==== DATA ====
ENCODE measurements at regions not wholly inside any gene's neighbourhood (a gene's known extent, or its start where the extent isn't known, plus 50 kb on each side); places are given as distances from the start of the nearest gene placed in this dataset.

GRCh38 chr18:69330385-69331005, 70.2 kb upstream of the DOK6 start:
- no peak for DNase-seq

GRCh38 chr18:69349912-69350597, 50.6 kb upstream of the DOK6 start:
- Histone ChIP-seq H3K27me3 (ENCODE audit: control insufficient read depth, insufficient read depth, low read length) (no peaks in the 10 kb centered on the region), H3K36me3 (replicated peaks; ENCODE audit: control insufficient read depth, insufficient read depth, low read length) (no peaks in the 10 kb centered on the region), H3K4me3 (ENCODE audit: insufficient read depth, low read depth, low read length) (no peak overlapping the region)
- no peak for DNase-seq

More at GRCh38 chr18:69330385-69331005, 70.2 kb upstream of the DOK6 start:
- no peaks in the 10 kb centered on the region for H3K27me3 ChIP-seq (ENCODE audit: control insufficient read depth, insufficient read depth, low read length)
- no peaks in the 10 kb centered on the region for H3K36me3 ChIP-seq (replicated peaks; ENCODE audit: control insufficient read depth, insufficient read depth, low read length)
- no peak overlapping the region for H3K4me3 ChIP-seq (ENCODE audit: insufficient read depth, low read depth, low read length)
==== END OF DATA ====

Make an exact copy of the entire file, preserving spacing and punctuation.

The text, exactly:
ENCODE measurements at regions not wholly inside any gene's neighbourhood (a gene's known extent, or its start where the extent isn't known, plus 50 kb on each side); places are given as distances from the start of the nearest gene placed in this dataset.

GRCh38 chr18:69330385-69331005, 70.2 kb upstream of the DOK6 start:
- no peak for DNase-seq

GRCh38 chr18:69349912-69350597, 50.6 kb upstream of the DOK6 start:
- Histone ChIP-seq H3K27me3 (ENCODE audit: control insufficient read depth, insufficient read depth, low read length) (no peaks in the 10 kb centered on the region), H3K36me3 (replicated peaks; ENCODE audit: control insufficient read depth, insufficient read depth, low read length) (no peaks in the 10 kb centered on the region), H3K4me3 (ENCODE audit: insufficient read depth, low read depth, low read length) (no peak overlapping the region)
- no peak for DNase-seq

More at GRCh38 chr18:69330385-69331005, 70.2 kb upstream of the DOK6 start:
- no peaks in the 10 kb centered on the region for H3K27me3 ChIP-seq (ENCODE audit: control insufficient read depth, insufficient read depth, low read length)
- no peaks in the 10 kb centered on the region for H3K36me3 ChIP-seq (replicated peaks; ENCODE audit: control insufficient read depth, insufficient read depth, low read length)
- no peak overlapping the region for H3K4me3 ChIP-seq (ENCODE audit: insufficient read depth, low read depth, low read length)